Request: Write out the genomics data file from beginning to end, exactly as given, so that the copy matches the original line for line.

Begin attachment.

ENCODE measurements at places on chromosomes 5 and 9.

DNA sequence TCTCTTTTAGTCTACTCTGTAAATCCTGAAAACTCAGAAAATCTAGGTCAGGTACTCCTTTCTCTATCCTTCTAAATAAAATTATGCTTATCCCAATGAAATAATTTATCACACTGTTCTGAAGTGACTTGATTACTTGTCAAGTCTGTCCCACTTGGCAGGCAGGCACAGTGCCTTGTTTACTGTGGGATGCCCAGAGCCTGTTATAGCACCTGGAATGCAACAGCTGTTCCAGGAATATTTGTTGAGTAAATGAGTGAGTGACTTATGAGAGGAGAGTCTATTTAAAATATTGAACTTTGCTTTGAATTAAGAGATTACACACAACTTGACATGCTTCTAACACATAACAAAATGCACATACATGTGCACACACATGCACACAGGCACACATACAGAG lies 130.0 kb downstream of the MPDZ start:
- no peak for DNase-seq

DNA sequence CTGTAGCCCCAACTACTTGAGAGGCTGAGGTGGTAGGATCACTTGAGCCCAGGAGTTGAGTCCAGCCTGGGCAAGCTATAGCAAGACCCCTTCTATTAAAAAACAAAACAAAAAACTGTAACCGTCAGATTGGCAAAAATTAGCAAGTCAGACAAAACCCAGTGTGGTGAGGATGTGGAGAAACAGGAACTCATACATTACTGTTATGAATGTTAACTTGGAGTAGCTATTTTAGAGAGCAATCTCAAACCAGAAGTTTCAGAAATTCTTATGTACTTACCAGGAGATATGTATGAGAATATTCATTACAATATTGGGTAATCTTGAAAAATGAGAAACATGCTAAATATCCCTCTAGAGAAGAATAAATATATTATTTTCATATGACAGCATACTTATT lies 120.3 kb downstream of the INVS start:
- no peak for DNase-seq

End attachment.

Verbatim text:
ENCODE measurements at places on chromosomes 5 and 9.

DNA sequence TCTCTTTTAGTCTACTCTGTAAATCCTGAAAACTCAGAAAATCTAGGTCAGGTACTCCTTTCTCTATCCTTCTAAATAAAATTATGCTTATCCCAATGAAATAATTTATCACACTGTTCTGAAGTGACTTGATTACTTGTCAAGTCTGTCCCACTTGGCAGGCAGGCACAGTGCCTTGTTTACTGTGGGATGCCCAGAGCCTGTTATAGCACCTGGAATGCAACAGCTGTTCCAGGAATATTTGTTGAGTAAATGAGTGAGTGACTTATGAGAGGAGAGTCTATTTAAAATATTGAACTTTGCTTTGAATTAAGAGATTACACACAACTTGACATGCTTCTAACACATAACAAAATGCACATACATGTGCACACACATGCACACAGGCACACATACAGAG lies 130.0 kb downstream of the MPDZ start:
- no peak for DNase-seq

DNA sequence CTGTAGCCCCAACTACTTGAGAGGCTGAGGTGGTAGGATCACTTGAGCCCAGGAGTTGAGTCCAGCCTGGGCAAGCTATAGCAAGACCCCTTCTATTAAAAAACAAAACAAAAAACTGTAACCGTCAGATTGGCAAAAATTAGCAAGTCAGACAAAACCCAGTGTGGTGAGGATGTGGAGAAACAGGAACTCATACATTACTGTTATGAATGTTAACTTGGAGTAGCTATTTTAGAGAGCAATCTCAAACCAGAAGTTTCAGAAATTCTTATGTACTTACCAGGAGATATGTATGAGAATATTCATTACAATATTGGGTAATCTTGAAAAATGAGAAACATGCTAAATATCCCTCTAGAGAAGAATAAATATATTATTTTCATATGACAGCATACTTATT lies 120.3 kb downstream of the INVS start:
- no peak for DNase-seq